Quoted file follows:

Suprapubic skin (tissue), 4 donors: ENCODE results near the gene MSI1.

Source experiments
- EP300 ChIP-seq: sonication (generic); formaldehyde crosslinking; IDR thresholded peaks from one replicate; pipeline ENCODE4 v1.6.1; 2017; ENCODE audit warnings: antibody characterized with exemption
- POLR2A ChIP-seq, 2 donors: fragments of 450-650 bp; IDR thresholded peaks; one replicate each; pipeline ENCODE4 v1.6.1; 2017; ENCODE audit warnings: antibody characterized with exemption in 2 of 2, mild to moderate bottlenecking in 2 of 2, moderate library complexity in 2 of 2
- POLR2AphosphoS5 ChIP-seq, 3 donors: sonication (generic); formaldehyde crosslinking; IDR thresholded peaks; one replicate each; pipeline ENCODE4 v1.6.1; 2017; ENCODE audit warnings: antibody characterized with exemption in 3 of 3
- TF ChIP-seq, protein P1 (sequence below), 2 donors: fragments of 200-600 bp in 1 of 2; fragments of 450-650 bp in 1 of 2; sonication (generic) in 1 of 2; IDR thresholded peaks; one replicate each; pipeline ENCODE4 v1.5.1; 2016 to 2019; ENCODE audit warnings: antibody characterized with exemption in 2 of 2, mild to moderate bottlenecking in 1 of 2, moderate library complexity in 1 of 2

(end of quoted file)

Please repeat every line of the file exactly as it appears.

Suprapubic skin (tissue), 4 donors: ENCODE results near the gene MSI1.

Source experiments
- EP300 ChIP-seq: sonication (generic); formaldehyde crosslinking; IDR thresholded peaks from one replicate; pipeline ENCODE4 v1.6.1; 2017; ENCODE audit warnings: antibody characterized with exemption
- POLR2A ChIP-seq, 2 donors: fragments of 450-650 bp; IDR thresholded peaks; one replicate each; pipeline ENCODE4 v1.6.1; 2017; ENCODE audit warnings: antibody characterized with exemption in 2 of 2, mild to moderate bottlenecking in 2 of 2, moderate library complexity in 2 of 2
- POLR2AphosphoS5 ChIP-seq, 3 donors: sonication (generic); formaldehyde crosslinking; IDR thresholded peaks; one replicate each; pipeline ENCODE4 v1.6.1; 2017; ENCODE audit warnings: antibody characterized with exemption in 3 of 3
- TF ChIP-seq, protein P1 (sequence below), 2 donors: fragments of 200-600 bp in 1 of 2; fragments of 450-650 bp in 1 of 2; sonication (generic) in 1 of 2; IDR thresholded peaks; one replicate each; pipeline ENCODE4 v1.5.1; 2016 to 2019; ENCODE audit warnings: antibody characterized with exemption in 2 of 2, mild to moderate bottlenecking in 1 of 2, moderate library complexity in 1 of 2